About 9,400 current and former members of the government's Senior Executive Service, most of whom live in this area, will get payments next March ranging from $1,500 to $5,900 to settle a long-standing pay dispute with the government.

The final chapter in the back pay battle was outlined Friday by attorneys for the government and the executives. It was part of their status report to U.S. District Court Judge John Reynolds in Milwaukee, where the bitter legal fight between Uncle Sam and the high-ranking federal workers began years ago.

The payments, which represent parts of pay raises denied executives in fiscal years 1980 and 1981, are expected to be mailed out by the Treasury in March to SES members and retired executives who were on the payroll in those years.

The maximum payments of $5,900 will go to SES members in Levels 4, 5 and 6, where most of the executives are concentrated. SES members in Level 3 will get up to $1,500 each.

Base salary for SES members, which ranges from $61,296 to $72,300 a year, will not be changed by the one-shot payments.

Still to be decided by Reynolds is the issue of attorneys' fees, disputed payments for SES members in Levels 1, 2 and 3, and whether interest will be added to the back payments.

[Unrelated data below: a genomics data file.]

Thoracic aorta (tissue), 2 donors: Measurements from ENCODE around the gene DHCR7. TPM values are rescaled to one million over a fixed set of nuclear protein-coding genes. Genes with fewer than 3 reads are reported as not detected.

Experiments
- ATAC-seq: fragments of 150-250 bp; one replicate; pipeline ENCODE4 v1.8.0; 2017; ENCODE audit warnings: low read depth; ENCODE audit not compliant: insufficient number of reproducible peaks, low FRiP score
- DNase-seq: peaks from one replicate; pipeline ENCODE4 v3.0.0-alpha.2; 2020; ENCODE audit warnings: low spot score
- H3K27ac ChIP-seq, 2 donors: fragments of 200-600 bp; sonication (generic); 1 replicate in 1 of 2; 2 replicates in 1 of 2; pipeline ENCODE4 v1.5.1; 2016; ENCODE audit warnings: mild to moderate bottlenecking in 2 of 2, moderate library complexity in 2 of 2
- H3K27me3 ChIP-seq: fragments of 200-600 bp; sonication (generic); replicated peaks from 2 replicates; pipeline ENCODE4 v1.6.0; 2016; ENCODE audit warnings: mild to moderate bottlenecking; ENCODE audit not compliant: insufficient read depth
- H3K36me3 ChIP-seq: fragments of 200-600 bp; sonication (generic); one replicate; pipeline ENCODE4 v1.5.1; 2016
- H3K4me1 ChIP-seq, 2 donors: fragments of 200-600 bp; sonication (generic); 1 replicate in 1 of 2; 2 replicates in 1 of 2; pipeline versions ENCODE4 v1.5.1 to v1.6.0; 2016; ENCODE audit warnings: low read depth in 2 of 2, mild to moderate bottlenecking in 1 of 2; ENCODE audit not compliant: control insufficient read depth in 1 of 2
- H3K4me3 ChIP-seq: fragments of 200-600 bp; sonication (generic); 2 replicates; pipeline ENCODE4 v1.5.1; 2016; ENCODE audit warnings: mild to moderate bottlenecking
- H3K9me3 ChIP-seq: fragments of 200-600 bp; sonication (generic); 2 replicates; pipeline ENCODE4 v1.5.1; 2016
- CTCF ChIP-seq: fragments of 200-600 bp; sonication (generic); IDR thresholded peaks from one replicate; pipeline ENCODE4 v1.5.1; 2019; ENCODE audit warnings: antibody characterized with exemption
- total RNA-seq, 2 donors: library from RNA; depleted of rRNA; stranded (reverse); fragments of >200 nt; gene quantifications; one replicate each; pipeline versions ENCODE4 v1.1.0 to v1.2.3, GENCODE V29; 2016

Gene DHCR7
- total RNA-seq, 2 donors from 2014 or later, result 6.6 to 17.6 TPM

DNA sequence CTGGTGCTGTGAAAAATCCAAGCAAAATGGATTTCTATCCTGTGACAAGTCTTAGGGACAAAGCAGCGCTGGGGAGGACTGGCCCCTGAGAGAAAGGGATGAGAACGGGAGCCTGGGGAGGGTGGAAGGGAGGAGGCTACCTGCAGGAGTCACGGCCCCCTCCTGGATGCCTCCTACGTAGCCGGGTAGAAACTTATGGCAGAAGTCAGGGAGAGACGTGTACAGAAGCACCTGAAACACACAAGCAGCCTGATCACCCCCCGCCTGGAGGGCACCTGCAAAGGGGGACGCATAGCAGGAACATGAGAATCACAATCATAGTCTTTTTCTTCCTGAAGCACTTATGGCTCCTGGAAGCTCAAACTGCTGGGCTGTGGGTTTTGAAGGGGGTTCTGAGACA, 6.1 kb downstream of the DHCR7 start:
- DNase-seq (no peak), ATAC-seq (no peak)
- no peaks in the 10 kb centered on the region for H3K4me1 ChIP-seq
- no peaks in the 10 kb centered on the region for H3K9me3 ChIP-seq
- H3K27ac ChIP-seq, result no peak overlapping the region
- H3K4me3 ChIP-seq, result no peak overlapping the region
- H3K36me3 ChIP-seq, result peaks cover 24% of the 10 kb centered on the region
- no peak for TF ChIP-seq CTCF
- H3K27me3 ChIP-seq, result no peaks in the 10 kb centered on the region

The back pay case resulted from a series of "caps" Congress imposed on executive salaries in the 1980s. The caps meant executives didn't get the same percentage pay raises granted 1.2 million rank-and-file civil servants.

A group of SES executives with the National Labor Relations Board in Milwaukee took the case to court. They contended that Congress had acted improperly by capping salaries for several years. The court upheld pay caps imposed in two years, but agreed with the executives that caps for fiscal years 1980 and 1981 were improper, and ordered the government to give eligible executives back pay.

Appeals by the government -- on the ground that the court had no jurisdiction over federal pay matters -- dragged the case out until April of this year. That is when the Supreme Court ended the legal drama by refusing to hear the government's appeal.

All that was left to the government then was to go back to the Milwaukee court and work out details of the back pay and settle some peripheral issues still in dispute.

Lawyers Kevin Ford and Richard Prendergast of Chicago are also asking that the government be required to pay interest on the delayed back pay -- equal to the interest on Treasury bills -- since December 1984, when the Milwaukee court entered a judgment in favor of the executives.

The Office of Personnel Management has already contacted persons who were on the SES rolls. About 8,000 of the 9,400 estimated beneficiaries have returned confirmation forms to OPM.

In some cases, the back pay settlement will raise pensions slightly for some retired executives.